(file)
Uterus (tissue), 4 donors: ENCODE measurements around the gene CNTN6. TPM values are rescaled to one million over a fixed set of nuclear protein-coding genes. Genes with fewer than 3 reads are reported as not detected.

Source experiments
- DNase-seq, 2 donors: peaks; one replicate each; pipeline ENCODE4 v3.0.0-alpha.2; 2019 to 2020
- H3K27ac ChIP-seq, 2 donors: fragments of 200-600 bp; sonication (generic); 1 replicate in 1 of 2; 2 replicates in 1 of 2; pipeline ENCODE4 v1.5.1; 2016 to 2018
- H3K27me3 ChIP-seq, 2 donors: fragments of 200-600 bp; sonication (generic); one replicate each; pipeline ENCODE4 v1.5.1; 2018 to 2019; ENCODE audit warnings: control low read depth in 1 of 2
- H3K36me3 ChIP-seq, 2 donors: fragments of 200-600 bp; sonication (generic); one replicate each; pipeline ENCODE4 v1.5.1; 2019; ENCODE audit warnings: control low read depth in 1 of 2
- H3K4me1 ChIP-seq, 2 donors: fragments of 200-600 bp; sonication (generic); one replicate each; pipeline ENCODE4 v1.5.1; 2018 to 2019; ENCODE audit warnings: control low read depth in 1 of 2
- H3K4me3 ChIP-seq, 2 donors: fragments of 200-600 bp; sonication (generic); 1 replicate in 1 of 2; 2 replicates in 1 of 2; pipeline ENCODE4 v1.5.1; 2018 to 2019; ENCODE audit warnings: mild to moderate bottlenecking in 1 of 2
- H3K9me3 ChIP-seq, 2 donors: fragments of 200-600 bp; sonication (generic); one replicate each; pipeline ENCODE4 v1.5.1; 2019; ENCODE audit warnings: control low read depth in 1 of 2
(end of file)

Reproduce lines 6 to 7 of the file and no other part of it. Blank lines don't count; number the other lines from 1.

- H3K36me3 ChIP-seq, 2 donors: fragments of 200-600 bp; sonication (generic); one replicate each; pipeline ENCODE4 v1.5.1; 2019; ENCODE audit warnings: control low read depth in 1 of 2
- H3K4me1 ChIP-seq, 2 donors: fragments of 200-600 bp; sonication (generic); one replicate each; pipeline ENCODE4 v1.5.1; 2018 to 2019; ENCODE audit warnings: control low read depth in 1 of 2